Instead of a multiheader discussion this month, we had a Half Day Teaching session on eye pathology, attended by the Moorfields trainee ophthalmologists (and a few other guests – you know who you are!) We briefly ran over a few housekeeping topics, which I’ll note here as a reminder, then covered common stains used in histology (with the emphasis on ophthalmic pathology) and some basic histology and descriptive terms, finishing up with a quiz which hopefully allowed attendees to try out their new knowledge. I’ll post a selection of the quiz questions here if you want to have another look.
As a bonus, John Mould, Veterinary Ophthalmologist from Herefordshire, delivered a fantastic talk titled “Could you make it in veterinary ophthalmology?” John also gave a quiz on eye conditions in cats and dogs, and it was fascinating to see the similarities and differences in diseases.
Updated cytology protocol – if you work for a service that submits vitreous cytology specimens, please note that the Department of Eye Pathology has updated its protocol to simplify specimen handling by the submitting clinician. No longer does the protocol depend on whether the sample is taken within or outside working hours. The new form and instructions are available here.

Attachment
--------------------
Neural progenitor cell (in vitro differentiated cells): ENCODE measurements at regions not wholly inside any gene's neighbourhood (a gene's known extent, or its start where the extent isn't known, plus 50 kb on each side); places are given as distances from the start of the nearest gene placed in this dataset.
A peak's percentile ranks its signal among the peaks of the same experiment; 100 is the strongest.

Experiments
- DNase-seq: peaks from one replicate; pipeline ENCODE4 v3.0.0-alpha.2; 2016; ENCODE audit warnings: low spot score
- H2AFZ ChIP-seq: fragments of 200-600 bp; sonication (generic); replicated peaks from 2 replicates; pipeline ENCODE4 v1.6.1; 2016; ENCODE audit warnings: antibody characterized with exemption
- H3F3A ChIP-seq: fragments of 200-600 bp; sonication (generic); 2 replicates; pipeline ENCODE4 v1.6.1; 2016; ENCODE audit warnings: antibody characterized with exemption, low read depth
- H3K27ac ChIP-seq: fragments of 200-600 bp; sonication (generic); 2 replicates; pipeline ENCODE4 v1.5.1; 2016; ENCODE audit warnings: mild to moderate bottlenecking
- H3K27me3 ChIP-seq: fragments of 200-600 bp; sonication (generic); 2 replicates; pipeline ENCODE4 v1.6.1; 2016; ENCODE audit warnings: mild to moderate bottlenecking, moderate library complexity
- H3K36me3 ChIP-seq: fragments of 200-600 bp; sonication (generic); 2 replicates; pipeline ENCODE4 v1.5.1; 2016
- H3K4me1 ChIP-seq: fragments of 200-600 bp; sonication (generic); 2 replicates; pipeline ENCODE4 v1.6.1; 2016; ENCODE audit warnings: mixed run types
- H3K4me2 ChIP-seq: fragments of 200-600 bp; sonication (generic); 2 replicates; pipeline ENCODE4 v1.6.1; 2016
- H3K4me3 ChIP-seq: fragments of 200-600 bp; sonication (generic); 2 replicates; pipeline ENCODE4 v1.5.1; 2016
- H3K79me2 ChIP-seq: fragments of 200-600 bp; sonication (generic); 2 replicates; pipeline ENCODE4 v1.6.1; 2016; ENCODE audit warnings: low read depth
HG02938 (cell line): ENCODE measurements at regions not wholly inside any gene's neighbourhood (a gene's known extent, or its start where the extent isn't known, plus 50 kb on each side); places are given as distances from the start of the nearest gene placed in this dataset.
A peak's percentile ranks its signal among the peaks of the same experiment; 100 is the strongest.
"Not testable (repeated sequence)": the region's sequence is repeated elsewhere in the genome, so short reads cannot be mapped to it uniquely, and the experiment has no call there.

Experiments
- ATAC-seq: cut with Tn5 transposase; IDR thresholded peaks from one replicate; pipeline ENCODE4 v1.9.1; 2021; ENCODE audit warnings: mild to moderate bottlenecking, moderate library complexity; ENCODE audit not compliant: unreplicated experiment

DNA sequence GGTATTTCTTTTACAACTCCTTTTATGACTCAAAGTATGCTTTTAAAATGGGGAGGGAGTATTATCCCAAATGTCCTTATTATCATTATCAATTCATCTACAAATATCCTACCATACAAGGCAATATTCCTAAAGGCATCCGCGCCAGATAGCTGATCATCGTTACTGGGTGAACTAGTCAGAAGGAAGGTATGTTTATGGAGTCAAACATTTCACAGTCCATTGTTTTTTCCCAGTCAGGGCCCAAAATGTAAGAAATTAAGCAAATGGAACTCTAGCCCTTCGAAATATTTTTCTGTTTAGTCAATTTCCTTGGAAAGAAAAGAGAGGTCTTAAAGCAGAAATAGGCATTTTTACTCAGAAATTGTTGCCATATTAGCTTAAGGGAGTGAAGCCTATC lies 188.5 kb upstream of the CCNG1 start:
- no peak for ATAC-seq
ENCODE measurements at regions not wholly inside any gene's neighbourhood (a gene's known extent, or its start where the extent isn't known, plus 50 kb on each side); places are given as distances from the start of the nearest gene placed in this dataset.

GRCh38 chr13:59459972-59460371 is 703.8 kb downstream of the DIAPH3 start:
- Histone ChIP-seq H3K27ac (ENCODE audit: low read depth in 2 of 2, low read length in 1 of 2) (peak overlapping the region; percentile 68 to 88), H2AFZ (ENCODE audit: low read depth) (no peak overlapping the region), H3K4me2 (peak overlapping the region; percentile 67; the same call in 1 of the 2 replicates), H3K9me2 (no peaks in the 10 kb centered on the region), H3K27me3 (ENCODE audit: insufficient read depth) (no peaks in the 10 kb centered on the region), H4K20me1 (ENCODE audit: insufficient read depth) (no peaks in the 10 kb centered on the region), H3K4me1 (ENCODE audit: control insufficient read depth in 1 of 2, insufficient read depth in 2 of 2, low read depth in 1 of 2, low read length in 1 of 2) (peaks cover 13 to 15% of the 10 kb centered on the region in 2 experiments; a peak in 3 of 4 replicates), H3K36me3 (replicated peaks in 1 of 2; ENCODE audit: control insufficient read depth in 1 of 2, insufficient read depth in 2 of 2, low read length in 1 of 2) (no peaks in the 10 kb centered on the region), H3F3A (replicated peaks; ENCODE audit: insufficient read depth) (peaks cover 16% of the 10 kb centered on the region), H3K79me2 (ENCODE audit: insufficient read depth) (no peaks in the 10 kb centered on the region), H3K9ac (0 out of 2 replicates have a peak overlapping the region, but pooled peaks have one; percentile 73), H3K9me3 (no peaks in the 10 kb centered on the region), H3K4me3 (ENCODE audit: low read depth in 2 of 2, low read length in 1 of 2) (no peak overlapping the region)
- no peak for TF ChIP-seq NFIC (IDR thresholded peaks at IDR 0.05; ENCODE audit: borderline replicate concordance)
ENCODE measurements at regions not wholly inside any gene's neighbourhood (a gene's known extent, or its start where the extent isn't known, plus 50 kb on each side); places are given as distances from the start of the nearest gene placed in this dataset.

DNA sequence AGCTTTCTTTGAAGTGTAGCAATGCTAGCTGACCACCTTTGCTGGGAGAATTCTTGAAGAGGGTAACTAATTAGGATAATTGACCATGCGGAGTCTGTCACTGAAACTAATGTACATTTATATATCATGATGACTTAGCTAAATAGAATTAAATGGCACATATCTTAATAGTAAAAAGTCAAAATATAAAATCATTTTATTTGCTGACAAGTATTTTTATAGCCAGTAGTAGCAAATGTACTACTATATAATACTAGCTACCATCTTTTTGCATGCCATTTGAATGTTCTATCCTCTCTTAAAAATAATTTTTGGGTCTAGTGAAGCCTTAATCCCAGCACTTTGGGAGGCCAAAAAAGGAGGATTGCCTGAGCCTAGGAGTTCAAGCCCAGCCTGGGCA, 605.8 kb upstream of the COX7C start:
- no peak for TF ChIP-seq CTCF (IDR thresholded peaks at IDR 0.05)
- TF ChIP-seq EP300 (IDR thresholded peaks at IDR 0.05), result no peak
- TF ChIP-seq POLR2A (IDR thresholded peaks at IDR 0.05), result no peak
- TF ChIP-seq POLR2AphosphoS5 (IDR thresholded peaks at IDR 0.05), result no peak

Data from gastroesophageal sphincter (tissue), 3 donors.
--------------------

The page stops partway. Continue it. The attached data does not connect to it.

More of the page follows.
Marking sutures – if you work in a service that submits orientated specimens (eg eyelid skin), you may be in the habit of using marking sutures to indicate specimen orientation. This is standard practice, but please be aware that by the time the specimen arrives in the department in the formalin pot, it can be very difficult to identify fine sutures. Conversely, thick, braided suture material is more likely to traumatise the specimen.
How many specimens should a pot contain? If a pot contains multiple pieces of tissue from different sites, the pathologist may not be able to tell which is which. We’re not going to be prescriptive and say that each specimen pot should only contain one piece of tissue. However, ask yourself if it’s important to you to be able to differentiate what sites you sampled if one of the specimens turns out to have a sinister diagnosis.
Formalin works best at room temperature. Last year, a couple of cases in formalin pots somehow ended up in a freezer before arriving with us. The formalin froze, forming ice crystals, which traumatised the tissue. This made providing a diagnosis very difficult.
And finally, here are some of the cases we looked at during yesterday’s quiz. I hope you found them useful.
Next month’s microscopy session will be on Wednesday 13 March. As usual, I’ll circulate a sign up sheet in advance – hope to see some of you there!